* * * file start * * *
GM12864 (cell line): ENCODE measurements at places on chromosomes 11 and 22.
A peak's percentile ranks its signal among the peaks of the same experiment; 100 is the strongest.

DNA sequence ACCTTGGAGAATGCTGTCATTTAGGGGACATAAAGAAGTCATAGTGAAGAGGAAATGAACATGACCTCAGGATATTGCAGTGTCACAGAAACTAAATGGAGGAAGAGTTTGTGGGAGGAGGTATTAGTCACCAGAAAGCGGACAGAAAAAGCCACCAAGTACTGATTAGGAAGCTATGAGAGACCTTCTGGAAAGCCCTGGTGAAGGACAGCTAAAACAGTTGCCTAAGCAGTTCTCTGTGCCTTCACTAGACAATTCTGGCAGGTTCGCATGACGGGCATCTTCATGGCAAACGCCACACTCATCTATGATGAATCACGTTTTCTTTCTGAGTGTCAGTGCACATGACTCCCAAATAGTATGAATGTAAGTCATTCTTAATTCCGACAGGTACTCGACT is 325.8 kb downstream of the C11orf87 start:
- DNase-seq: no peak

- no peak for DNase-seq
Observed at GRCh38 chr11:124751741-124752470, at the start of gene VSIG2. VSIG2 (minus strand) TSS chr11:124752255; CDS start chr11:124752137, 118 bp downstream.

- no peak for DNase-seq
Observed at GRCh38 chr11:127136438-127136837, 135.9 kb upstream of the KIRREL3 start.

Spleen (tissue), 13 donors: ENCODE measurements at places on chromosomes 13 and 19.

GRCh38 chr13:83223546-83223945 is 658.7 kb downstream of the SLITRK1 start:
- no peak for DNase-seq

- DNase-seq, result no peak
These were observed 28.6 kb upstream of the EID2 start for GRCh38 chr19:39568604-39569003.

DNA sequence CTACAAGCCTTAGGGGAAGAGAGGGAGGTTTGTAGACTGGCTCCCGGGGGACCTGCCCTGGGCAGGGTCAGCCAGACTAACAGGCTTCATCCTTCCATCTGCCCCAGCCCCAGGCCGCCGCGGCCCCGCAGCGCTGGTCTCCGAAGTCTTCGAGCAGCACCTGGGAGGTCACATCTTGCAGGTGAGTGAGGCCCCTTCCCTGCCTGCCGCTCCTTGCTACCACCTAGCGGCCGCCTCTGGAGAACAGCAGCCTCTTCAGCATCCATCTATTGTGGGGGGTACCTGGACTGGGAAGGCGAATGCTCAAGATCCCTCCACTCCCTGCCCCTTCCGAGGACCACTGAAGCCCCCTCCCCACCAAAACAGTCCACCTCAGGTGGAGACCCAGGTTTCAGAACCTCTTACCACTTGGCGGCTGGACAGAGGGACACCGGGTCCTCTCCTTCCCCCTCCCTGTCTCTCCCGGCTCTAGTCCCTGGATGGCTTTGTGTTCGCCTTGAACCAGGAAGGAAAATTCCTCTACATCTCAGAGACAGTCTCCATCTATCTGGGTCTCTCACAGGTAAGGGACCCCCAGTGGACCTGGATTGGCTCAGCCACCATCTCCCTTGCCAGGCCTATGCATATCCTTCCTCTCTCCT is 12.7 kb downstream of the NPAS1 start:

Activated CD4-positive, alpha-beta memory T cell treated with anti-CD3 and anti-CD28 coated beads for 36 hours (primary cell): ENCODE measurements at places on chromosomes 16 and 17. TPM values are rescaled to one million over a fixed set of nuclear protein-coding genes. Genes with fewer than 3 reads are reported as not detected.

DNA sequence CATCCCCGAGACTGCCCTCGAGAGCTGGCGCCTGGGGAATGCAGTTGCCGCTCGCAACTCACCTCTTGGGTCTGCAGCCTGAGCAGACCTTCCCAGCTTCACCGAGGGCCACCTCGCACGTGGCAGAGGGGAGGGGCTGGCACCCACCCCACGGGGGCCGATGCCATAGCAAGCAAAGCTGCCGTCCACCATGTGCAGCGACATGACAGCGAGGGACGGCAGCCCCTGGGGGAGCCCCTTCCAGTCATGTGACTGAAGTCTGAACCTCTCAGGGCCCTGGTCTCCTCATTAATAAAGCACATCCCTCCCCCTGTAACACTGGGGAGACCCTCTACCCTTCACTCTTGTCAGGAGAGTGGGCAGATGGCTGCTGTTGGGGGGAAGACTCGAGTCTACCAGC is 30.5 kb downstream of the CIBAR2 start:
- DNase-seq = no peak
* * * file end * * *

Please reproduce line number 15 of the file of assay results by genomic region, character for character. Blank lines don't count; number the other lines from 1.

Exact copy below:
Activated CD4-positive, alpha-beta memory T cell treated with anti-CD3 and anti-CD28 coated beads for 36 hours (primary cell): ENCODE measurements at places on chromosomes 16 and 17. TPM values are rescaled to one million over a fixed set of nuclear protein-coding genes. Genes with fewer than 3 reads are reported as not detected.